PORTLAND, Maine — Gregory Nisbet won’t be spending Christmas behind bars.

The Portland landlord’s original holiday plans had been decided on Dec. 1, when a judge sentenced him to 90 days in jail and a $1,000 fine for his role is Maine’s deadliest house fire in decades. Nisbet was set to report to Cumberland County Jail on Friday.

But Thursday evening Superior Court Justice Thomas Warren offered a reprieve that will keep Nisbet out of jail at least until the court rules on his request for a new trial, made earlier this week. Following an eleventh-hour conference with the landlord’s lawyer, Warren ordered that the sentence be postponed until seven days after he decides on the new request.

Nisbet was tried earlier this year on six charges of manslaughter and several misdemeanours following an accidental fire that killed six young adults at his Noyes Street duplex in 2014. Warren, who heard the case, acquitted the landlord on every count except a single fire code violation tied to the size of the windows on his building’s third floor, where three people were found dead.

In a rare criminal conviction against a Maine landlord, the court ruled that the windows were too small and did not open wide enough to provide a second means of escape. But this week, defense attorney Matthew Nichols asked that the single conviction be dropped or his client be given a new trial, claiming the state had not given him an crucial document until after the conviction was handed down.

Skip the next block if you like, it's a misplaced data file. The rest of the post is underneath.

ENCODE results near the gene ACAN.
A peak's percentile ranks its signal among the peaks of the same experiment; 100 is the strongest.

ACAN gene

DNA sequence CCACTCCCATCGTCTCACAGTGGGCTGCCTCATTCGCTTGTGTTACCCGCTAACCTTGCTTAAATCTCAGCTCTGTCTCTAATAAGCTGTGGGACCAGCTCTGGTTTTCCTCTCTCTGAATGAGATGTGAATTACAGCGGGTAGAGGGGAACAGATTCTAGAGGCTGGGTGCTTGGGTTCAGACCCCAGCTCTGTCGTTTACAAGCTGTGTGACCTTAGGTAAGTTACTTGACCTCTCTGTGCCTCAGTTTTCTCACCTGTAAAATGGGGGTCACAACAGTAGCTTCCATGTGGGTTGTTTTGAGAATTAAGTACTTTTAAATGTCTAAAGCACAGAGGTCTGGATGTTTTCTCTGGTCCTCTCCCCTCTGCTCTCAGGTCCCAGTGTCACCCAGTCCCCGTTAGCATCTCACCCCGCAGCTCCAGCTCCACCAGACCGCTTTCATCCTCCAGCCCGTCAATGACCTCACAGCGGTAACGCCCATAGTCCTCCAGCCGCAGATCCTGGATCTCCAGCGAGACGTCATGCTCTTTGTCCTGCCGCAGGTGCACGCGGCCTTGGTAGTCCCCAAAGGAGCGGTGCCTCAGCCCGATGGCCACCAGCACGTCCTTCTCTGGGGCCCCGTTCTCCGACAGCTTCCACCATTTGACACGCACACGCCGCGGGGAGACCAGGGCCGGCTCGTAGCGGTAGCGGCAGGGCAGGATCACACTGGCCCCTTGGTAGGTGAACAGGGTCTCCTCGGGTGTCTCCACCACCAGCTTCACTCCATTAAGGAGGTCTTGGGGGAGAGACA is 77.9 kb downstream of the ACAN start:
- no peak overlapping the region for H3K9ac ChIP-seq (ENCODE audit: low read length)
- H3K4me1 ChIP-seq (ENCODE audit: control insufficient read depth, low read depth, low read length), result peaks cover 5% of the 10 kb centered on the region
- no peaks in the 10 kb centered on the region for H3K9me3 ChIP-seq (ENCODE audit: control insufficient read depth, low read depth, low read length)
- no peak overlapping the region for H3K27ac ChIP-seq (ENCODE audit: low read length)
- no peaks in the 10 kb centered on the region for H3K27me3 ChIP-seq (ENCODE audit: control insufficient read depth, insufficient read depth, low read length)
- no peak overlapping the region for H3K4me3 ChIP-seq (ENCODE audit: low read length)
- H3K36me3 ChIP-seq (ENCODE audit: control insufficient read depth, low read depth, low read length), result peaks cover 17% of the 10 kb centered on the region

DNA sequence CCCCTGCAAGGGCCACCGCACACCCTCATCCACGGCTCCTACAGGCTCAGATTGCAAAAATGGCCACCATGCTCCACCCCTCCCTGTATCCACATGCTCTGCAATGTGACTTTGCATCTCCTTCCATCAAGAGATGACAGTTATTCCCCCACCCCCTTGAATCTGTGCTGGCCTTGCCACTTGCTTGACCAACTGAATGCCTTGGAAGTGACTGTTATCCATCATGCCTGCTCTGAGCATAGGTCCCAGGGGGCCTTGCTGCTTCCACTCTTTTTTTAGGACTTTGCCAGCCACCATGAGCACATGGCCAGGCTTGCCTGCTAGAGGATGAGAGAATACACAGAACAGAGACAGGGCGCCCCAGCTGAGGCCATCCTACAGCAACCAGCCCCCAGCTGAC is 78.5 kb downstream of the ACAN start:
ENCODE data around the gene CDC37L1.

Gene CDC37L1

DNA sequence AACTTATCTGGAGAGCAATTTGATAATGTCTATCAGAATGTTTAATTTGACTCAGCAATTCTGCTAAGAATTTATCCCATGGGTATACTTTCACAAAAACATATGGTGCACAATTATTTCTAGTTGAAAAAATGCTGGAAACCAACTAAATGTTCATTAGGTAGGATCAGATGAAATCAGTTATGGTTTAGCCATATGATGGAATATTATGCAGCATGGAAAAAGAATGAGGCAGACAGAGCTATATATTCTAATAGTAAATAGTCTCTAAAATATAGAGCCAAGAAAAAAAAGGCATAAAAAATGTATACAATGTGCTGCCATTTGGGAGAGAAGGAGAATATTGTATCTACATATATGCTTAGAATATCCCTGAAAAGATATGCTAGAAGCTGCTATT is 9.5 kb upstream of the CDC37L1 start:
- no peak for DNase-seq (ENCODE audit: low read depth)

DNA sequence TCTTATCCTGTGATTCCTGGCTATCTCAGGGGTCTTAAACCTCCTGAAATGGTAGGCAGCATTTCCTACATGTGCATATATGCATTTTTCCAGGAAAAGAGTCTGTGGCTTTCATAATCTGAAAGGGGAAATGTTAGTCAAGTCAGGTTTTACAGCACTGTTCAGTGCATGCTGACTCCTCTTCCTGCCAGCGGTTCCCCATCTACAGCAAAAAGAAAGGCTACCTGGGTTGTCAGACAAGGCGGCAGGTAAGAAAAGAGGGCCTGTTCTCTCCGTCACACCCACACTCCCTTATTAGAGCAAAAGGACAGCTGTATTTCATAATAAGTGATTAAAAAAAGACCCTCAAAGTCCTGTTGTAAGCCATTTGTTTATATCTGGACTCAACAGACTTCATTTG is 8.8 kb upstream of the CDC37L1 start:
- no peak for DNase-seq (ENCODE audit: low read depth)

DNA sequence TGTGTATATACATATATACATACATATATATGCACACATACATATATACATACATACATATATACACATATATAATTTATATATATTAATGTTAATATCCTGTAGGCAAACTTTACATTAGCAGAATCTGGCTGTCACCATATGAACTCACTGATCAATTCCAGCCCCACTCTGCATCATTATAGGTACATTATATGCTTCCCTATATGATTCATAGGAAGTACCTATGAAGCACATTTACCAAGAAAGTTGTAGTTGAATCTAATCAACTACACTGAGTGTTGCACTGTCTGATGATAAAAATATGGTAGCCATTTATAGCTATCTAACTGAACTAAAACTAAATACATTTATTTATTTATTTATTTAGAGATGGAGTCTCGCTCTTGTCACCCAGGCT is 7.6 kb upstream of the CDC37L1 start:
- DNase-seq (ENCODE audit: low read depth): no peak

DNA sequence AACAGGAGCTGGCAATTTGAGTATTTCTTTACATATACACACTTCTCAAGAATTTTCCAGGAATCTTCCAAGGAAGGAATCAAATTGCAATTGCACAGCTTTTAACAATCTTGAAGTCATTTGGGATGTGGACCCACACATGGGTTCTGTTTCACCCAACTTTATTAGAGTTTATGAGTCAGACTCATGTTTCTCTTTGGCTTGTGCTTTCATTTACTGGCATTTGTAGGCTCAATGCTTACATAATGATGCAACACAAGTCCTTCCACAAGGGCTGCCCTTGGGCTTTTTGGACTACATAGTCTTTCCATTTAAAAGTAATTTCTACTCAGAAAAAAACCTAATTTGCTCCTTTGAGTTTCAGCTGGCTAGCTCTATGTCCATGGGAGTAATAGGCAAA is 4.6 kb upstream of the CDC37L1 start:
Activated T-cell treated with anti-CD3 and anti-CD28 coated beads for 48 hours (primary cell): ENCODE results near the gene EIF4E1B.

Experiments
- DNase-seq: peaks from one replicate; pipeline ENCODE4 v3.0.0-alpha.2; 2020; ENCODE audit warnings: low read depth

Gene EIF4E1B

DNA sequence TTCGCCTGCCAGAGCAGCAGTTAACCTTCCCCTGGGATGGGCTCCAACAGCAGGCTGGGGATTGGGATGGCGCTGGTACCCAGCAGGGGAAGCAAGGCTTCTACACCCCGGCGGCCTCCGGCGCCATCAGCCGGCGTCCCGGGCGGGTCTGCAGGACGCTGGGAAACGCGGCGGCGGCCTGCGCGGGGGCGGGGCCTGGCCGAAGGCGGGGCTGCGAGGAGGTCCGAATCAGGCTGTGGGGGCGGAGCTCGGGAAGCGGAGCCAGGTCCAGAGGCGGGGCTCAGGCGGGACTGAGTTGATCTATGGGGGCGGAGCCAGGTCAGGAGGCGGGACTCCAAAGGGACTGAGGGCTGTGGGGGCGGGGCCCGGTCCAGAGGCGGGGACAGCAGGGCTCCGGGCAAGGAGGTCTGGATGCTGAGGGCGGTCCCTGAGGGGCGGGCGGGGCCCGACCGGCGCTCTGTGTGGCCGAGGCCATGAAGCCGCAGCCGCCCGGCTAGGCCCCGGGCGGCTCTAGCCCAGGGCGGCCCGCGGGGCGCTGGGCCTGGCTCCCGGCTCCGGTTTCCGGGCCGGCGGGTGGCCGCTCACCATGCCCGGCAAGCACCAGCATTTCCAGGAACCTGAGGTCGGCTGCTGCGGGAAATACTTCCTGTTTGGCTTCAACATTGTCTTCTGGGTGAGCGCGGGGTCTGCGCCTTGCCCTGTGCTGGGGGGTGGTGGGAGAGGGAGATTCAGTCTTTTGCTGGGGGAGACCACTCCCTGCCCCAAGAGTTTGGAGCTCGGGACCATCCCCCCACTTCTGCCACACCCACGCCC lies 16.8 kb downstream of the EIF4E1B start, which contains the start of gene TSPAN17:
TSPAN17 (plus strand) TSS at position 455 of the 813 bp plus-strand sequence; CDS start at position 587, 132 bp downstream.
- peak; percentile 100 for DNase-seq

The document, a 2013 memo by a Maine fire inspector, states that the windows in buildings built before 1976 are allowed to be slightly smaller than those in more recent structures. The third-floor windows in Nisbet’s old building qualify for this exemption, according to Nichols.

“If said memorandum had been provided in a timely fashion, it probably would have changed the verdict in the case,” Nichols wrote in the motion.

But the historic exemption actually came up during the trial, when a state fire marshal mentioned it in testimony. Warren’s ruling was also tied to how wide the windows opened.

State prosecutors have 21 days from the date of filing to respond to the request for a new trial. If Warren rules against Nisbet’s request, the landlord may still appeal his conviction.